The Evolution of the Hyperlink

The NYTimes recently introduced a new feature that allows users to link to and highlight individual sentences and paragraphs in its web stories. I am impressed!

I agree with Courtney Boyd Myers: While it could be a tad complicated for an average reader, it’s a great tool for writers and bloggers who frequently link to NYTimes stories.

Here’s how it works. Take the base URL:

To link to a specific paragraph, simply add a “#” and the number of the paragraph, e.g.:

To go a step deeper and skip to a particular sentence, try e.g.:

And where it gets really gets cool: To highlight that section, simply switch the p to an h. e.g.:

To simplify things, if you hit your shift key twice on a Times story, small icons appear next to every paragraph. Click on one of them and it’ll place the paragraph linked URL up in the address bar of your browser.

Read the full article over on TheNextWeb: The New York Times Introduces The Evolution of the Hyperlink, by Courtney Boyd Myers.

Hopefully more sites will adopt this feature. Hat tip, NYTimes!

(via @davidbauer)

11 Comments leave a comment below

  1. and for the rest of the internet:

  2. Another cool thing the NY Times does is having an instant dictionary available. Double click on any word in an article, and a little question mark icon will pop up. Click that, and you can see the definition of the word. Pretty neat.

  3. The paragraph shuff if rather lame – sentance highlighting is so and so.

    I’d be impressed if they had allowed readers to contribute links to storys. That’s something I’d really like to do all the time while reading articles in online newspapers.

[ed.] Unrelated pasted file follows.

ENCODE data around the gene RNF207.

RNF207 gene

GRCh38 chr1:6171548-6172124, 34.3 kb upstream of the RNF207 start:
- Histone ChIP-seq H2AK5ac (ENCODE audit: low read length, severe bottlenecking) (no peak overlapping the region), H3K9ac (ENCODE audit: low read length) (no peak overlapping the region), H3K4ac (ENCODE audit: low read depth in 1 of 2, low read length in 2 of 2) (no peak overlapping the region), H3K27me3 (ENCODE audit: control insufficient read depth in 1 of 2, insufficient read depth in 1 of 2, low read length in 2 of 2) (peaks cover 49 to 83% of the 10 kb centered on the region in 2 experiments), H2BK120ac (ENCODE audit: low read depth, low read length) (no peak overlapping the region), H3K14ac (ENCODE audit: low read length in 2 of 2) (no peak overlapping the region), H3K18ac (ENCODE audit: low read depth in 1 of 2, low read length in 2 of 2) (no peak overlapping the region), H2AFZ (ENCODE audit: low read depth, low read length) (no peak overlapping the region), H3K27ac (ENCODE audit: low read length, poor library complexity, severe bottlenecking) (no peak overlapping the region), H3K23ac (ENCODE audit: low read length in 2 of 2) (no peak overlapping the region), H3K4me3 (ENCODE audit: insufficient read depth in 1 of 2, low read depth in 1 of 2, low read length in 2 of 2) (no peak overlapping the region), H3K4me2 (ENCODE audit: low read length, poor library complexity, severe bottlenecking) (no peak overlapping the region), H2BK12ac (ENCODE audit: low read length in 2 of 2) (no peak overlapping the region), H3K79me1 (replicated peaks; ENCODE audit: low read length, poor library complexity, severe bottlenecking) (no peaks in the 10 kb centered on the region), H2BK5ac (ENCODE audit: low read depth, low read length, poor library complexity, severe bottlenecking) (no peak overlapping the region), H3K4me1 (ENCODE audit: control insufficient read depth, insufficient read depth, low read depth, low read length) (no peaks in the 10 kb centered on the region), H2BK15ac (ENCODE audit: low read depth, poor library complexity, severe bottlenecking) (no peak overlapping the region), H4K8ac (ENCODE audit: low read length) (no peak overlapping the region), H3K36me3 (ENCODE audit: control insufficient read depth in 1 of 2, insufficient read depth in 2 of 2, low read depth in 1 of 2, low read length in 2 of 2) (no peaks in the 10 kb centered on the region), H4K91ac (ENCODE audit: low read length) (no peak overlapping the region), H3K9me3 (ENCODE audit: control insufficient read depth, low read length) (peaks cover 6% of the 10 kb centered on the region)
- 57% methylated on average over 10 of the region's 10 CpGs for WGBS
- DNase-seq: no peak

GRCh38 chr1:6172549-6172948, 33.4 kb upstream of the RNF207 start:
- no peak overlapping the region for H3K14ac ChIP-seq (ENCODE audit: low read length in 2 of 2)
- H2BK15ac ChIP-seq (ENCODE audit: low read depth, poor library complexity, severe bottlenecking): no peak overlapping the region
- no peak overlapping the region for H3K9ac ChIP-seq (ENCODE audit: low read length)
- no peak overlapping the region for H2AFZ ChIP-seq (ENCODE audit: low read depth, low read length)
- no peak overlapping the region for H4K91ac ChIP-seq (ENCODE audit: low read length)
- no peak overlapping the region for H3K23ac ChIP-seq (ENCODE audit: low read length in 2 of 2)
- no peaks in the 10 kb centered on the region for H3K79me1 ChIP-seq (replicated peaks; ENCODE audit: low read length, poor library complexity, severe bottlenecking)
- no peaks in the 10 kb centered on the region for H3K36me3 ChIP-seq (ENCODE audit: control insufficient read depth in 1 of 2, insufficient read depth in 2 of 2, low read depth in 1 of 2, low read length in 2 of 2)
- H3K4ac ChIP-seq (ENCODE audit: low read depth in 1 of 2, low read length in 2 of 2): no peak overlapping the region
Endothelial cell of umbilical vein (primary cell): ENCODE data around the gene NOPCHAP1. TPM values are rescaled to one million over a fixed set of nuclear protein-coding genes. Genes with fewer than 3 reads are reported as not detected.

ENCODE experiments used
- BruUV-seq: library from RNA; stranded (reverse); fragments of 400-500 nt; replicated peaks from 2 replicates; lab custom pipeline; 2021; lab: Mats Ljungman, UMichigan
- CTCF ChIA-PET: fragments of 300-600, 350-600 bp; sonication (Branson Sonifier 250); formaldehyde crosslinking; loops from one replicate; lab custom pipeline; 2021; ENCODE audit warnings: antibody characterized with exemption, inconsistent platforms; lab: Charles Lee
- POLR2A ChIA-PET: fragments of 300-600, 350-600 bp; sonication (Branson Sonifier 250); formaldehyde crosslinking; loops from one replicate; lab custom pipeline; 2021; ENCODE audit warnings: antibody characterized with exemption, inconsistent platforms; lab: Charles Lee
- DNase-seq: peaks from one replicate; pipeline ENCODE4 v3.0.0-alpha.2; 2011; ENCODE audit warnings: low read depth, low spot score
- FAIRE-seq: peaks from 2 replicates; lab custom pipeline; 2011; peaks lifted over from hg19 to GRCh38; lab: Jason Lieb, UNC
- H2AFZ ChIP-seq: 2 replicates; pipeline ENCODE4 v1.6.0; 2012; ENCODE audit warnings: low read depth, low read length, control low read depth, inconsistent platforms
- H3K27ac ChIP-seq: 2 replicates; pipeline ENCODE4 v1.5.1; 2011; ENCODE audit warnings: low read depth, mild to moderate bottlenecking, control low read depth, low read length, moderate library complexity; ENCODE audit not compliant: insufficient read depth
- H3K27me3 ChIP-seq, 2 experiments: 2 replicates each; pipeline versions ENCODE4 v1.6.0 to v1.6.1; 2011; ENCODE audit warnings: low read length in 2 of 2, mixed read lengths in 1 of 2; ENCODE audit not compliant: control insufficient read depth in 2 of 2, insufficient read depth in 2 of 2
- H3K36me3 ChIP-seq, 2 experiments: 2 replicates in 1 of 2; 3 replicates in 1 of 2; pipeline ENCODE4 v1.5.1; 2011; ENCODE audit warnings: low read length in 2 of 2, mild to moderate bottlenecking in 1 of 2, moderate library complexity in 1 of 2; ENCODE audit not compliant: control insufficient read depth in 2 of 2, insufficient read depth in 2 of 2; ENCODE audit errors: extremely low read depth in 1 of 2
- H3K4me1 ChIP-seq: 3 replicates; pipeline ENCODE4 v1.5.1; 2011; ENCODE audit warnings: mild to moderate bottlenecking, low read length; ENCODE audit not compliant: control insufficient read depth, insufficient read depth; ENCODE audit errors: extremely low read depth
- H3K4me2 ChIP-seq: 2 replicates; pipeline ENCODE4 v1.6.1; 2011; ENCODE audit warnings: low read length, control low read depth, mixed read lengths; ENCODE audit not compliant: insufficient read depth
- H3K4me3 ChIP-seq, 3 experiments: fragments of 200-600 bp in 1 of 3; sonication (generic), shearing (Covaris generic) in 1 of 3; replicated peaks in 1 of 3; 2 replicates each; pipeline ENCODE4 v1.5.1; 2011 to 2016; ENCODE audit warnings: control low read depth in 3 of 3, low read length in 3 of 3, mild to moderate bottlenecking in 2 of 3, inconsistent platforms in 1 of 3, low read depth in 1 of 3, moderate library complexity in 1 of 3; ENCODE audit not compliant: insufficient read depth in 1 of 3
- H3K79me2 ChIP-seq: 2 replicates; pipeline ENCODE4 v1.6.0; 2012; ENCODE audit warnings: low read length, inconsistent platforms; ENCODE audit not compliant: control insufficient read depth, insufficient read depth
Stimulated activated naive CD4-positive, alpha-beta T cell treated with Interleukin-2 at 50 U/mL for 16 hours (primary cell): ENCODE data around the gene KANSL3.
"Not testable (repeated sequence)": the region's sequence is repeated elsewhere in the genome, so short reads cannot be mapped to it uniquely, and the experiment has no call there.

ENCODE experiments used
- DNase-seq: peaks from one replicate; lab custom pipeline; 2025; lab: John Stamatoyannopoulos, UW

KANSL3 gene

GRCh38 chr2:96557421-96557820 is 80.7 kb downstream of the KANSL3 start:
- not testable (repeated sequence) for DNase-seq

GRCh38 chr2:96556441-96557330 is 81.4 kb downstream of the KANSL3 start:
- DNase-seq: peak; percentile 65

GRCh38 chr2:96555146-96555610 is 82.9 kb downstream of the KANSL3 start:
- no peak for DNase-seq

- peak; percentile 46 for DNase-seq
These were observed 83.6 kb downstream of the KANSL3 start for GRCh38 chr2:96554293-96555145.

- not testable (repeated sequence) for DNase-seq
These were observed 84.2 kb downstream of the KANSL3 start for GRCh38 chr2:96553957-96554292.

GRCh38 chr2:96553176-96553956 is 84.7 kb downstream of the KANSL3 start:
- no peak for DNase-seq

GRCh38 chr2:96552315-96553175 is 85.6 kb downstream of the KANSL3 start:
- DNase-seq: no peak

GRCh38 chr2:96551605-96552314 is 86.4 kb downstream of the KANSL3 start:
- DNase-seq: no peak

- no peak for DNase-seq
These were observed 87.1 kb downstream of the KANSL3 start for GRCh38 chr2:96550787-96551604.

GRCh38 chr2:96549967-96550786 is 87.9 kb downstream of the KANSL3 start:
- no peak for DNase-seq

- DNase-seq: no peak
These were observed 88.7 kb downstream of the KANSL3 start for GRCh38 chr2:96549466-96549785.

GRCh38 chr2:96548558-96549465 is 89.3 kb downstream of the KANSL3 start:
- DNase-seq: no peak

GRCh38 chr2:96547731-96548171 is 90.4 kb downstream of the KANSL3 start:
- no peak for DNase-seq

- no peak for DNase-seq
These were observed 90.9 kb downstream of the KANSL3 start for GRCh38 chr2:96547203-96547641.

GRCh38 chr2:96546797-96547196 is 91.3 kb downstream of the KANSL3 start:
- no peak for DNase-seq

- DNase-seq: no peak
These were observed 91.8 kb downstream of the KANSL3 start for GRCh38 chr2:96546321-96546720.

4. It takes a moment for the highlighting to load after the page loads, I wonder why?

  5. Check it out – this is doable with jQuery.

  6. I wouldn’t say it’s evolutionary, rather it is a rudimentary use of javascript that finds text and punctuation marks nested between open & close p tags.

    With the following link you would expect it to link to and highlight the second sentence of the second paragraph.

    Since the script is skipping to the second instance of the open & close p tag, what you actually get is the first sentence of the first paragraph highlighted with the subject’s title omitted. The text “(Page 2 of 2)” counts as the first paragraph and “Mr.” is recognized as the first sentence.

    It would be less confusing had they coding with simple html anchors instead.

  7. And I’ld look less idiotic had I written coded instead of coding. Damn.

  8. This reminds me of how one might cite a biblical text!

  9. How one cites a religious text and how one links to a certain paragraph of a hyperlink is very similar.

  10. This immediately made me think of religious texts and how they are formatted so that they may easily be cited. When one cites a passage from a religious text or bible, they use an advanced form of verbal hyperlink. Now hyperlinks have evolved into advanced texts, just like humans had in early history.